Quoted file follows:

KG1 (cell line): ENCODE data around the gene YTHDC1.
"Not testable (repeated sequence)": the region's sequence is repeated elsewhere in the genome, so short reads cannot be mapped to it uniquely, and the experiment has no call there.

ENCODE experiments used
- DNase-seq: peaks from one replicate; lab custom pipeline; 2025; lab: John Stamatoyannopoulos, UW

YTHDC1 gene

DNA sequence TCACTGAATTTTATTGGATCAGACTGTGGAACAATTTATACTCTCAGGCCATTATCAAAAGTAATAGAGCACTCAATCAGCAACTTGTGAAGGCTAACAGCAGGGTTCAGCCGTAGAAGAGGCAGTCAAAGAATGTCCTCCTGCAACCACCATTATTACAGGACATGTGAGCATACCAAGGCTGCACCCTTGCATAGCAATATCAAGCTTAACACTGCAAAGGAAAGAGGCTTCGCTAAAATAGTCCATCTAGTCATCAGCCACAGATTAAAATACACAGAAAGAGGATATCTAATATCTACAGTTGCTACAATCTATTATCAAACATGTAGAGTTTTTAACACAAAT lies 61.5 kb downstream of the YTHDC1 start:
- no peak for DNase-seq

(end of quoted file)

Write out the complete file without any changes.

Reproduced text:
KG1 (cell line): ENCODE data around the gene YTHDC1.
"Not testable (repeated sequence)": the region's sequence is repeated elsewhere in the genome, so short reads cannot be mapped to it uniquely, and the experiment has no call there.

ENCODE experiments used
- DNase-seq: peaks from one replicate; lab custom pipeline; 2025; lab: John Stamatoyannopoulos, UW

YTHDC1 gene

DNA sequence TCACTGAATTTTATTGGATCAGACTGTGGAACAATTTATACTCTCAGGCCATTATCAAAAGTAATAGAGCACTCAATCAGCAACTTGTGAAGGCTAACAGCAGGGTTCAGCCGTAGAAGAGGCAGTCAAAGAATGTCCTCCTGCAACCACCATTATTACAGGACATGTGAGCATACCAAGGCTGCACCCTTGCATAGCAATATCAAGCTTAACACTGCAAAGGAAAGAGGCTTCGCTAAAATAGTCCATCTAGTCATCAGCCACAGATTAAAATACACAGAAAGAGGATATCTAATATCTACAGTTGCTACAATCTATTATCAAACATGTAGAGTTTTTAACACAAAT lies 61.5 kb downstream of the YTHDC1 start:
- no peak for DNase-seq